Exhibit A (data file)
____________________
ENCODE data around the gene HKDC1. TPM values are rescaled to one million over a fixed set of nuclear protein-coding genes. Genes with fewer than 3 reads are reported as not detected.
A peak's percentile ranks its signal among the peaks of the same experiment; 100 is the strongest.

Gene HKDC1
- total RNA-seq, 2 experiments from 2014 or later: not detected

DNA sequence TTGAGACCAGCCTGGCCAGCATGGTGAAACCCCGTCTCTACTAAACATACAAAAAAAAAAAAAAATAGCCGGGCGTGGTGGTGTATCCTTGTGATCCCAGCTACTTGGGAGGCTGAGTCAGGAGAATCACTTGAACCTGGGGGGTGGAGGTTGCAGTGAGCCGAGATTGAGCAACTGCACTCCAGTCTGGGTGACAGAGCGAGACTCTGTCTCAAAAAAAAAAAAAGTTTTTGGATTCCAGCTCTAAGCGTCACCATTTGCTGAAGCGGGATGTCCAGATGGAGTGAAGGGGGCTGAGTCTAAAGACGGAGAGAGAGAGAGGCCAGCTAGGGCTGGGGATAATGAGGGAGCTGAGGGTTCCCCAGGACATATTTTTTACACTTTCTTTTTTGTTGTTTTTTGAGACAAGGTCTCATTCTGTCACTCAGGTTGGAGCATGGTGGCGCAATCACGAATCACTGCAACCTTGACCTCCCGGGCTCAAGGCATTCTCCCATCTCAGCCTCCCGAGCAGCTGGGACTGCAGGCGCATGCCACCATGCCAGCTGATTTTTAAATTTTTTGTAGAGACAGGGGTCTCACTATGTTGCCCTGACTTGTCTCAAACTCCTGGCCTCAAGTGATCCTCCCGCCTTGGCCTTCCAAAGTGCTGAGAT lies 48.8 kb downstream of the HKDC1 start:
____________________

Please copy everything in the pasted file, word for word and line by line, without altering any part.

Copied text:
ENCODE data around the gene HKDC1. TPM values are rescaled to one million over a fixed set of nuclear protein-coding genes. Genes with fewer than 3 reads are reported as not detected.
A peak's percentile ranks its signal among the peaks of the same experiment; 100 is the strongest.

Gene HKDC1
- total RNA-seq, 2 experiments from 2014 or later: not detected

DNA sequence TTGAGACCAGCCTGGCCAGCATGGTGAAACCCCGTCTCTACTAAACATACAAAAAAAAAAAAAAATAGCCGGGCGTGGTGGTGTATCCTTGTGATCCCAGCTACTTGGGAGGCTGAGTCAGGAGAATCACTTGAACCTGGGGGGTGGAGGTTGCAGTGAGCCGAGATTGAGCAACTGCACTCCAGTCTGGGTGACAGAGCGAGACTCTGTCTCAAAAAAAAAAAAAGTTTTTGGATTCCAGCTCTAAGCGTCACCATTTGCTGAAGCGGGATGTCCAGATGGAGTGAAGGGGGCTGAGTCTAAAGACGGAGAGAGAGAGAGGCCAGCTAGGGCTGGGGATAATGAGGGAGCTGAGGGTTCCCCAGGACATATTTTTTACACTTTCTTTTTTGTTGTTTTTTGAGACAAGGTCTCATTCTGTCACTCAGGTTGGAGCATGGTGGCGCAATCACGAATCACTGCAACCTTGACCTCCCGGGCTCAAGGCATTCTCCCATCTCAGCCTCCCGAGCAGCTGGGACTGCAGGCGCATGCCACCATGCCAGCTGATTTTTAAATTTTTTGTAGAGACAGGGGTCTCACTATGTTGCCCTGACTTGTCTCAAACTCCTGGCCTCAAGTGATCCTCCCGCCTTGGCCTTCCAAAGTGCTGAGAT lies 48.8 kb downstream of the HKDC1 start: